There was a time, not so long ago, when the notion of the world wide web hadn’t yet crossed our minds. Books were read on paper. Movies were watched in theaters. We bought magazines that told us when our favorite shows were scheduled to appear on the television. We huddled around our tiny, fuzzy, distorted screens to enjoy the simple pleasures of entertainment. The year was 1989, and in that year an amazing thing happened. The seeds of change were sewn into every facet of our lives, and we would, all of us, eventually be touched by this amazing evolution of technology.
You’ve seen it before. Your clients ask for it. They demand it. Perhaps you’ve done it yourself (shame on you). We’ve all done it. I’m talking about filling space with meaningless stock photography. I’m talking about photos of nameless models smiling, with their arms stretched out as if they were at the bow of the Titantic, staring at a blue sky while a photographer captures their moment of pure joy in a faux moment that is staged to look haphazard, but in reality is glaringly engineered to look just so. With the moment captured, you slap this meaningless photo on the home page of your website to elicit feelings of jubilation in your users. You may even feel a bit of jubilation yourself. But…does it work?
In my previous post, Minifying SharePoint 2013, I talked about the idea of minifying SharePoint’s CSS files in order to achieve better performance and better style cascading in CSS. Truly, this was the direct result of my work on a starter master page template I had been working on for SharePoint 2013, which is now available on CodePlex.
The SharePoint interface is huge. Really quite huge. When I first laid eyes upon Microsoft’s latest rendition in the SharePoint legacy, I immediately turned my attention to the man behind the curtain. I delved into the interface and started looking at the goings-on behind the scenes. My first stop?
corev15.css. This is a file that I have known well in previous versions of the product. To my initial delight, the interface in SharePoint 2013 seemed so simple, so elegant and clean. Surely, the CSS files that support this interface would reflect that, right?
This is going to be a short one. The “tool pane” in SharePoint 2013 has been causing me some headaches. In this version of SharePoint, the tool pane often appears inside your site’s design layout, instead of off to the side of the entire document. In a fixed-width layout, this definitely causes some issues due to a lack of space for web part zones, sidebars, and other content to fit into the space that is available.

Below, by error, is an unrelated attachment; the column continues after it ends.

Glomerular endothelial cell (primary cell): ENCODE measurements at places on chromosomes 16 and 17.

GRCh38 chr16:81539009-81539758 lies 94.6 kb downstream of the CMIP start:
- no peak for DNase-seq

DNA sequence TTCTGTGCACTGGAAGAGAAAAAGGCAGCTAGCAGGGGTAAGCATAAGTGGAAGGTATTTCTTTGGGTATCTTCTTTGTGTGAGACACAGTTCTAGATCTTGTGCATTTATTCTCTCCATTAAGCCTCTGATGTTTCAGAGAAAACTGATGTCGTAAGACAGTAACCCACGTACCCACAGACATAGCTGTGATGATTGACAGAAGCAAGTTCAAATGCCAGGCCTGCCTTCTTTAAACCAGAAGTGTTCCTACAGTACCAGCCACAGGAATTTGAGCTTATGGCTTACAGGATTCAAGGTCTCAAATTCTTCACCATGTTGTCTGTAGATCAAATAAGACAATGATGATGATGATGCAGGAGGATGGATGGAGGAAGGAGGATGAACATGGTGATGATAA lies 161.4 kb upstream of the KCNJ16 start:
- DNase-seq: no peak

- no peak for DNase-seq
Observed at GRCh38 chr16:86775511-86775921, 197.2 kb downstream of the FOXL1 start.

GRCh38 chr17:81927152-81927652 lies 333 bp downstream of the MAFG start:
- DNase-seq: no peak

My lack of posts as of late is largely due to my pet project, QuirkTools. It’s been much more successful than I had ever anticipated, and I’m excited to be working on some exciting new features that will be released in the coming days and weeks. If you’ve never seen QuirkTools, check out this video showcasing the flagship web app, Wires.
In years past, as a wee adolescent first discovering the intimidating art of interaction with real people, I worked as a sales clerk in a local software store. At the store, we had a motto, something that you’ve probably heard many times before: the customer is always right. I will say now that I didn’t fully believe in our motto at the time. I was young, naive, and perhaps even a little cocky (weren’t we all?).
This week at SharePoint Fest Chicago, I was honored to be speaking alongside the likes of Marc Anderson and many other talented and intelligent thought leaders in the SharePoint community. My slides and resources from my sessions are posted below for anyone who attended, or for anyone who might be interested in the topic of SharePoint design.
I had the pleasure of doing a great workshop with Paul Swider yesterday at SPTechCon. In this end-to-end workshop, we discussed strategy, processes, and implementation techniques for building a public-facing SharePoint publishing site. Paul had some great insight on architecture and strategy, while I detailed the journey from idea to Photoshop to SharePoint, with a few tips and tricks along the way. The end result was a fictitious digital bakery, built on the able shoulders of SharePoint 2010.
Last week, I was happy to present at SusQtech’s “30 on Thursdays” weekly webinar event. This is a great series of free webinars from some talented speakers, and the succinct format is a great opportunity to learn something new without a huge investment of your time.